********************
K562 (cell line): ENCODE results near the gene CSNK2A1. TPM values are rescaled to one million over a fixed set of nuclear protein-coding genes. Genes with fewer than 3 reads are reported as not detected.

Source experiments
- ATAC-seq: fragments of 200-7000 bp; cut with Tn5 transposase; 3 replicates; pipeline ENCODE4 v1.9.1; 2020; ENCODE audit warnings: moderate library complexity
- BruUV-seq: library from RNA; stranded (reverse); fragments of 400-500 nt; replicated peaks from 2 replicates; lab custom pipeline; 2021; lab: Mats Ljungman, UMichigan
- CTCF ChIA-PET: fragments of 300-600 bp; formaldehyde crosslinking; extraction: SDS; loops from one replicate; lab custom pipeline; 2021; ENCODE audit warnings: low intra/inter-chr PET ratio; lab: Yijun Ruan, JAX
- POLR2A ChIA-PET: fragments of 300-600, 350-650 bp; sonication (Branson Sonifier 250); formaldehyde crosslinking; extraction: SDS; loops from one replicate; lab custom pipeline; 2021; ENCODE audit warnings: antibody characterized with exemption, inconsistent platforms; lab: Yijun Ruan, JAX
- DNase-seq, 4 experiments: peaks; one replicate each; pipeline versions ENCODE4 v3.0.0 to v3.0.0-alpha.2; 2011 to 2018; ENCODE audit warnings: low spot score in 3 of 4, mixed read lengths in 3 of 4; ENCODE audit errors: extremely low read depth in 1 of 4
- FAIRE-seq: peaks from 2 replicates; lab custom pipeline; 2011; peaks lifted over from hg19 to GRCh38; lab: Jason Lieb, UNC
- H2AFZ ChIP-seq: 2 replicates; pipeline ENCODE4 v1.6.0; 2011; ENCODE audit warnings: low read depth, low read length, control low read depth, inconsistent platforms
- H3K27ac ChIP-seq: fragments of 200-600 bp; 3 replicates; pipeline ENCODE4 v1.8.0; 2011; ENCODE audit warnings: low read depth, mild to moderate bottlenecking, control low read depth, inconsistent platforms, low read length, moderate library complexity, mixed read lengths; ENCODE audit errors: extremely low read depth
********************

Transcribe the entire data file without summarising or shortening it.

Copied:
K562 (cell line): ENCODE results near the gene CSNK2A1. TPM values are rescaled to one million over a fixed set of nuclear protein-coding genes. Genes with fewer than 3 reads are reported as not detected.

Source experiments
- ATAC-seq: fragments of 200-7000 bp; cut with Tn5 transposase; 3 replicates; pipeline ENCODE4 v1.9.1; 2020; ENCODE audit warnings: moderate library complexity
- BruUV-seq: library from RNA; stranded (reverse); fragments of 400-500 nt; replicated peaks from 2 replicates; lab custom pipeline; 2021; lab: Mats Ljungman, UMichigan
- CTCF ChIA-PET: fragments of 300-600 bp; formaldehyde crosslinking; extraction: SDS; loops from one replicate; lab custom pipeline; 2021; ENCODE audit warnings: low intra/inter-chr PET ratio; lab: Yijun Ruan, JAX
- POLR2A ChIA-PET: fragments of 300-600, 350-650 bp; sonication (Branson Sonifier 250); formaldehyde crosslinking; extraction: SDS; loops from one replicate; lab custom pipeline; 2021; ENCODE audit warnings: antibody characterized with exemption, inconsistent platforms; lab: Yijun Ruan, JAX
- DNase-seq, 4 experiments: peaks; one replicate each; pipeline versions ENCODE4 v3.0.0 to v3.0.0-alpha.2; 2011 to 2018; ENCODE audit warnings: low spot score in 3 of 4, mixed read lengths in 3 of 4; ENCODE audit errors: extremely low read depth in 1 of 4
- FAIRE-seq: peaks from 2 replicates; lab custom pipeline; 2011; peaks lifted over from hg19 to GRCh38; lab: Jason Lieb, UNC
- H2AFZ ChIP-seq: 2 replicates; pipeline ENCODE4 v1.6.0; 2011; ENCODE audit warnings: low read depth, low read length, control low read depth, inconsistent platforms
- H3K27ac ChIP-seq: fragments of 200-600 bp; 3 replicates; pipeline ENCODE4 v1.8.0; 2011; ENCODE audit warnings: low read depth, mild to moderate bottlenecking, control low read depth, inconsistent platforms, low read length, moderate library complexity, mixed read lengths; ENCODE audit errors: extremely low read depth